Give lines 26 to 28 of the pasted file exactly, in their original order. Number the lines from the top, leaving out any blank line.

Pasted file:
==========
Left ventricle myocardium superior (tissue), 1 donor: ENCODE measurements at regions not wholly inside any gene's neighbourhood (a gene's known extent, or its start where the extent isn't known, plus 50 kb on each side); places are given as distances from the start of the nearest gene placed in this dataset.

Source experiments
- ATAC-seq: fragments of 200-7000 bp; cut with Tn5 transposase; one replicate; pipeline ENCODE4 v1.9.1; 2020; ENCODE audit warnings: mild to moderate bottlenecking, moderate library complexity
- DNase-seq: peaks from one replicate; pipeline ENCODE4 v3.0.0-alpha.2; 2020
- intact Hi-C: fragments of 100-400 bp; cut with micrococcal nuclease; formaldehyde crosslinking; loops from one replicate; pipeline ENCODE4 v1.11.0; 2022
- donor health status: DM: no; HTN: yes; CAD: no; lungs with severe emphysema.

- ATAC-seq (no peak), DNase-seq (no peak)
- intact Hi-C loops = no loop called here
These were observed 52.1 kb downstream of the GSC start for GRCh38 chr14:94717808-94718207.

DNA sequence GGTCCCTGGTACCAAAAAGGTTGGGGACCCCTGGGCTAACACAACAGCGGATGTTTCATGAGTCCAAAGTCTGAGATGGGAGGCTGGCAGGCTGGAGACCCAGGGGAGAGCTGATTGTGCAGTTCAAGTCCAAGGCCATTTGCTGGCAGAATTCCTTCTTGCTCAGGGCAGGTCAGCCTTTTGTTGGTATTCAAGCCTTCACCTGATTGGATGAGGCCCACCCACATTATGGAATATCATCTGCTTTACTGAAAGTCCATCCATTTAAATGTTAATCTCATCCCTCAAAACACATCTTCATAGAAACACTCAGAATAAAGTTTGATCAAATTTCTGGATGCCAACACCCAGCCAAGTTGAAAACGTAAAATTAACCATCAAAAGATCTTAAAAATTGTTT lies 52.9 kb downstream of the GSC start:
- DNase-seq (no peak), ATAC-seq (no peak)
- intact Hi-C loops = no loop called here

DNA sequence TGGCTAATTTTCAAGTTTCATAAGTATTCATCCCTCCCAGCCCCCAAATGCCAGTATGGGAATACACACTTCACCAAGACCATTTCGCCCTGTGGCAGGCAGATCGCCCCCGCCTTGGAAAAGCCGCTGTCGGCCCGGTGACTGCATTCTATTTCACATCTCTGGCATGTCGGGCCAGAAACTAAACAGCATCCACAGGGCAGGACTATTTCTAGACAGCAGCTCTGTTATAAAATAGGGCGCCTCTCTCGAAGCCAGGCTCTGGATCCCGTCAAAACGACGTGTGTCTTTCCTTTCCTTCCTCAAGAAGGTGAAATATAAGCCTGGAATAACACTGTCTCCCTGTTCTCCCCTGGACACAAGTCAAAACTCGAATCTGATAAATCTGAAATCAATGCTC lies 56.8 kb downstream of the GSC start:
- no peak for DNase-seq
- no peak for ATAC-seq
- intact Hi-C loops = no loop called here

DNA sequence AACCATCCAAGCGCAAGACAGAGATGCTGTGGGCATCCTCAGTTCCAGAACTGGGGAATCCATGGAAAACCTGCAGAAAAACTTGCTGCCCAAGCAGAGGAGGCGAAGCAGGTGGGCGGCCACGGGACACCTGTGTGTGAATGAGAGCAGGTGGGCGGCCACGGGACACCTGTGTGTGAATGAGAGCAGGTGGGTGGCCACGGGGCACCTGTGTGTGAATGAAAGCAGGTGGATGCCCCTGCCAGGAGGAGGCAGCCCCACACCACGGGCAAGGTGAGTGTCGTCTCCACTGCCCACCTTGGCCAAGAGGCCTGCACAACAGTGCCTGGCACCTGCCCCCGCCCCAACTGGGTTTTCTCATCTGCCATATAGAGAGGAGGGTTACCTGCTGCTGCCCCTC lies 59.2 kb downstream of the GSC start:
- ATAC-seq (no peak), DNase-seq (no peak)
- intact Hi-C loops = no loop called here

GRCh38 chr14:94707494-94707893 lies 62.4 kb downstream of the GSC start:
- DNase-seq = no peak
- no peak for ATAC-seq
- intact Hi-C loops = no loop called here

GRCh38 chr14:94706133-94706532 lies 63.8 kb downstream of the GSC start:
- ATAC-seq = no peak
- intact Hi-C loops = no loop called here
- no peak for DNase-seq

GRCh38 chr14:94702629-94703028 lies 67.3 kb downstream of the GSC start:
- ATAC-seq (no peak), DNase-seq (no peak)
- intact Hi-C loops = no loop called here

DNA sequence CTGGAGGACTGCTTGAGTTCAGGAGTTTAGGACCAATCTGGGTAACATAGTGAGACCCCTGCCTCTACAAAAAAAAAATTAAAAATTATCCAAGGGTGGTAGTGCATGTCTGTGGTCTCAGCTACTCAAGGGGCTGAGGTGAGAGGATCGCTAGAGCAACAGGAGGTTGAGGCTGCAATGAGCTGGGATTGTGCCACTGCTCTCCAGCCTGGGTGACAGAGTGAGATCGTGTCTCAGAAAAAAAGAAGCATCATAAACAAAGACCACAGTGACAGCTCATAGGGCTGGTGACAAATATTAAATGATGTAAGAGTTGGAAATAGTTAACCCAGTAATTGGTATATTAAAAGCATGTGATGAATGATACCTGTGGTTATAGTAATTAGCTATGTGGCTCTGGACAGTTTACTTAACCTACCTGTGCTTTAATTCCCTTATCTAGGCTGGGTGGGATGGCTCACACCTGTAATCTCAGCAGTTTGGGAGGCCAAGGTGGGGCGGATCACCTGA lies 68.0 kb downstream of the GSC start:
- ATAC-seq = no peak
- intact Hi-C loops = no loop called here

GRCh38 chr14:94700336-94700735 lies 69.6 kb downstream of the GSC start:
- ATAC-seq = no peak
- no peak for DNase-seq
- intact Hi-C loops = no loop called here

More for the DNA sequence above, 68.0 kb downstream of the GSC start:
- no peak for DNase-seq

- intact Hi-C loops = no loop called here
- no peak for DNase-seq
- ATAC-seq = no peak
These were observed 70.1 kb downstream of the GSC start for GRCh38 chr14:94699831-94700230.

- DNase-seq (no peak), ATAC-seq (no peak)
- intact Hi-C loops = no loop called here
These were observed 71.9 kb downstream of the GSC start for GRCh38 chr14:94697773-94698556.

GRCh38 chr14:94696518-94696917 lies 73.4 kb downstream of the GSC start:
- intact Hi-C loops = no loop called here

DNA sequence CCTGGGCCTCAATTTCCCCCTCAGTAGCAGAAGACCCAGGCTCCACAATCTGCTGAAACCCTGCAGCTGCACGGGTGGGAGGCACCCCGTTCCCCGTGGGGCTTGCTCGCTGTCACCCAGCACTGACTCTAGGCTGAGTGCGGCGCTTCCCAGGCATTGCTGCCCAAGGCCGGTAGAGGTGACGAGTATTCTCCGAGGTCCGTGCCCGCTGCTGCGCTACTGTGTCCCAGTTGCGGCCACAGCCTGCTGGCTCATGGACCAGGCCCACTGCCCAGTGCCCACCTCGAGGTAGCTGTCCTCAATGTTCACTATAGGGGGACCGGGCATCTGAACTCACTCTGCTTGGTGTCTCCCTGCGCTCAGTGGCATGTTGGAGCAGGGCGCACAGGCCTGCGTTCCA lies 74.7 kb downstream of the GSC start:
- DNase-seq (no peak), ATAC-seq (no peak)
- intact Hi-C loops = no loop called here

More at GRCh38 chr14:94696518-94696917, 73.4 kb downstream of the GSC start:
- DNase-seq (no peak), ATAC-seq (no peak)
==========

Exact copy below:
- intact Hi-C loops = no loop called here
- no peak for DNase-seq

GRCh38 chr14:94702629-94703028 lies 67.3 kb downstream of the GSC start: